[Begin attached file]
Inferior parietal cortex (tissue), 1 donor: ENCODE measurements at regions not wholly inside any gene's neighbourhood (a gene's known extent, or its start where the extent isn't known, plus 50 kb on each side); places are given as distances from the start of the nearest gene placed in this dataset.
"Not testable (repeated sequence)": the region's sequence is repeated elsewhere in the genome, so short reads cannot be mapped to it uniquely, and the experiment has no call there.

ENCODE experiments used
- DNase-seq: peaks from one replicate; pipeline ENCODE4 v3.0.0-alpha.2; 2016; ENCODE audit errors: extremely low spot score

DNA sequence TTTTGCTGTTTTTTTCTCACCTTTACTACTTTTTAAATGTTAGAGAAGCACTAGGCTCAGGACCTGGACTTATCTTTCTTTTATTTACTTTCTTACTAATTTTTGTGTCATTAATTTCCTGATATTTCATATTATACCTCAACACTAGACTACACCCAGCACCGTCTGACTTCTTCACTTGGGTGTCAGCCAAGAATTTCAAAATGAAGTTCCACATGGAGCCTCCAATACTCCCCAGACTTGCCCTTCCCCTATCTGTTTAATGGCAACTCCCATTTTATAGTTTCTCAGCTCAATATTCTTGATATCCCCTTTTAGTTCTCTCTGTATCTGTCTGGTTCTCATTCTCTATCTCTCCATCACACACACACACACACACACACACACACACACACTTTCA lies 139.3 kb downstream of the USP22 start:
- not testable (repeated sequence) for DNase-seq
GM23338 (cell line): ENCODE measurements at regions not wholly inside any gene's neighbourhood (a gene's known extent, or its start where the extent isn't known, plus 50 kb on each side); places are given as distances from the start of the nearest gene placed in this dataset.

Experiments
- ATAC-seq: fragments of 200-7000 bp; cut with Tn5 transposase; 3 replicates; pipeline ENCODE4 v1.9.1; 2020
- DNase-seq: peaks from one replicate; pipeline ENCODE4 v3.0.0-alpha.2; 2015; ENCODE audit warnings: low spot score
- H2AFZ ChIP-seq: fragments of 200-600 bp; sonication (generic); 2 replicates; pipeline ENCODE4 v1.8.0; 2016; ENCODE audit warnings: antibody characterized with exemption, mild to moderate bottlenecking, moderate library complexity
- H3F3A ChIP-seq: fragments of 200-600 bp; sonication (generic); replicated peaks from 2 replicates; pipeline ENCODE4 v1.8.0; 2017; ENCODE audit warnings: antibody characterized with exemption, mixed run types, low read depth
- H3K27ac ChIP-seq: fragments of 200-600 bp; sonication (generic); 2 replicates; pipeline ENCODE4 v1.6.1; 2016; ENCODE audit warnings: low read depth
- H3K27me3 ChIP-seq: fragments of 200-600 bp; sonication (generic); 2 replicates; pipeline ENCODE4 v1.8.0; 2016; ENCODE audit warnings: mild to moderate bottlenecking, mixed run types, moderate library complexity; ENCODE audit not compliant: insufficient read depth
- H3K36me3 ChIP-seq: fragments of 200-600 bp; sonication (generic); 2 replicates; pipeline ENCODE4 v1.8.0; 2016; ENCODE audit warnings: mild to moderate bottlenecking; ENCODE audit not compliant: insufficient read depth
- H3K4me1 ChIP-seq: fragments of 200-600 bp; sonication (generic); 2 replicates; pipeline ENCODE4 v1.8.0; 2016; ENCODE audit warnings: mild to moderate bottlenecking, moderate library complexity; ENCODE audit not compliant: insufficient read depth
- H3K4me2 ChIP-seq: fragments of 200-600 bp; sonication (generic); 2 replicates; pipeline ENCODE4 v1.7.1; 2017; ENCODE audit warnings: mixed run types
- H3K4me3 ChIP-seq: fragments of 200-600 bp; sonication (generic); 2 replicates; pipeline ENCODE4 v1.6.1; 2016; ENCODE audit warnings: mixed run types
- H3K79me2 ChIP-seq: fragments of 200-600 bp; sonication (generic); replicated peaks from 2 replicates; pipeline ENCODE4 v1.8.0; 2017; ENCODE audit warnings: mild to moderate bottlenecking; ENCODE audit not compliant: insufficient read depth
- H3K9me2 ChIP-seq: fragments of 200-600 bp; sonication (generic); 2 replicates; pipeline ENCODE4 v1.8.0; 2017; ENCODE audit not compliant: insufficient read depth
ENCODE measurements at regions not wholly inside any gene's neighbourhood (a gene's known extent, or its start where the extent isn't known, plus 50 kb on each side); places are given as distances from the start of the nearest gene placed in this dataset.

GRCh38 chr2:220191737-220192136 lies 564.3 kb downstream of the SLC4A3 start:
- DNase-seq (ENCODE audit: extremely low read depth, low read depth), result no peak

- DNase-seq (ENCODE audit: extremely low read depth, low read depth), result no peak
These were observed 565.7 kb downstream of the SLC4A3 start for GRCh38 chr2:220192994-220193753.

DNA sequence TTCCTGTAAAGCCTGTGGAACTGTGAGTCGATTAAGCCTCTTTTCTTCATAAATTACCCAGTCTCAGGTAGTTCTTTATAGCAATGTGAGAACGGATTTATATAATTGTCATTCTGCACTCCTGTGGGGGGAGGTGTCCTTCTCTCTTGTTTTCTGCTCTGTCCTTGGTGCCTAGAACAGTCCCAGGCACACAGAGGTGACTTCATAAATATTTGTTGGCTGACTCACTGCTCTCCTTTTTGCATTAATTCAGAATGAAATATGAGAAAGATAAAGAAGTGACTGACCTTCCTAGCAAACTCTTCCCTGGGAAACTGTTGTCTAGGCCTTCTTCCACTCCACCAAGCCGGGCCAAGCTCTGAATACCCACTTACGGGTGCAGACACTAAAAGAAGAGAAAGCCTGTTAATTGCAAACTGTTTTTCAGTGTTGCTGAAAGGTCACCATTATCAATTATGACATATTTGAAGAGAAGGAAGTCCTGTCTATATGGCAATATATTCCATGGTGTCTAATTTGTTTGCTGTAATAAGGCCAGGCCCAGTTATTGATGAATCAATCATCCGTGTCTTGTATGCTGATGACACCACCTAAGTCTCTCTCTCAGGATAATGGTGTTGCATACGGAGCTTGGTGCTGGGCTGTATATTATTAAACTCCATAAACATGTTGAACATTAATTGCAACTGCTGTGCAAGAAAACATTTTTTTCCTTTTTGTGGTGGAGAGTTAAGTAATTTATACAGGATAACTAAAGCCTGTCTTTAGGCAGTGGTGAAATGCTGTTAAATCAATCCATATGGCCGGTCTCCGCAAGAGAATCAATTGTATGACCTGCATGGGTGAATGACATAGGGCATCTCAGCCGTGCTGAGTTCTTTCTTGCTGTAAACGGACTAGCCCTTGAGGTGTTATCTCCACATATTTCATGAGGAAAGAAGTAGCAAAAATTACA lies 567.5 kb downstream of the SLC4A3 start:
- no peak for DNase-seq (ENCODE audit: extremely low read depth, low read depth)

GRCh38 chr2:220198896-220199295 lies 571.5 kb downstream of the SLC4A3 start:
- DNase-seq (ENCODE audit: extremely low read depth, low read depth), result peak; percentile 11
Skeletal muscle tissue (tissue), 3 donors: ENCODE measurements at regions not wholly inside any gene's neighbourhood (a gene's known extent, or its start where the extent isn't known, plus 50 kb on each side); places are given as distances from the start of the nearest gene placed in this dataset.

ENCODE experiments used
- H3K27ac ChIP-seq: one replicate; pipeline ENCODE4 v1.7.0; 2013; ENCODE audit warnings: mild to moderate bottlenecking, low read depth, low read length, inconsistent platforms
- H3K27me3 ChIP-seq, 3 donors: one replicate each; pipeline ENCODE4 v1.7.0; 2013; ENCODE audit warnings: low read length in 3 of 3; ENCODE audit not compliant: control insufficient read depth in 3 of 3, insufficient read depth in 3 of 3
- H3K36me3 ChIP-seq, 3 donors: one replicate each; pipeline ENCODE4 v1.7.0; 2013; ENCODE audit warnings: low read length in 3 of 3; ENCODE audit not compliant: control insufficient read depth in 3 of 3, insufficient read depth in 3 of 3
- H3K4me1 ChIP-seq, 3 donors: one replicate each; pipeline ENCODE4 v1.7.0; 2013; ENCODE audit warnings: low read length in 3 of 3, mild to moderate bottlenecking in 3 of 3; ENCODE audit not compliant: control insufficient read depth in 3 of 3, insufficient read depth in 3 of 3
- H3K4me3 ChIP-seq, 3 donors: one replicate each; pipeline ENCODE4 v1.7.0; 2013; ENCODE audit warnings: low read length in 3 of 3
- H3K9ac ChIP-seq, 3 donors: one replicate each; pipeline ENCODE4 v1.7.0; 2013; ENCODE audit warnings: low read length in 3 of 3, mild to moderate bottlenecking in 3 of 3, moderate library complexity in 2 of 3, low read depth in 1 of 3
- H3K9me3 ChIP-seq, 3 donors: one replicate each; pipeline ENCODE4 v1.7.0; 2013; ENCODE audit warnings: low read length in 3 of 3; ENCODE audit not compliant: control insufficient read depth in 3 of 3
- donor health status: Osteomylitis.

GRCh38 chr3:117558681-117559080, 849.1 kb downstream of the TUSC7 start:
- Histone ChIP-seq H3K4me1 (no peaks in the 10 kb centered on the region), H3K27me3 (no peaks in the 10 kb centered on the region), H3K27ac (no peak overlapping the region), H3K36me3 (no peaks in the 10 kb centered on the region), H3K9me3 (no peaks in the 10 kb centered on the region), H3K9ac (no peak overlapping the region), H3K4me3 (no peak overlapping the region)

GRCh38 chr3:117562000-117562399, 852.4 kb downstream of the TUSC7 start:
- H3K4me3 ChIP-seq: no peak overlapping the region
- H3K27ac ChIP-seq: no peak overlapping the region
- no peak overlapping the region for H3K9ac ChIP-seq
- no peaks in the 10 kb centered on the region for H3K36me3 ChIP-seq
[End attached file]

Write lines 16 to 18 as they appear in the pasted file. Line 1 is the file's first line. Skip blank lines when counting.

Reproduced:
- H3K4me1 ChIP-seq: fragments of 200-600 bp; sonication (generic); 2 replicates; pipeline ENCODE4 v1.8.0; 2016; ENCODE audit warnings: mild to moderate bottlenecking, moderate library complexity; ENCODE audit not compliant: insufficient read depth
- H3K4me2 ChIP-seq: fragments of 200-600 bp; sonication (generic); 2 replicates; pipeline ENCODE4 v1.7.1; 2017; ENCODE audit warnings: mixed run types
- H3K4me3 ChIP-seq: fragments of 200-600 bp; sonication (generic); 2 replicates; pipeline ENCODE4 v1.6.1; 2016; ENCODE audit warnings: mixed run types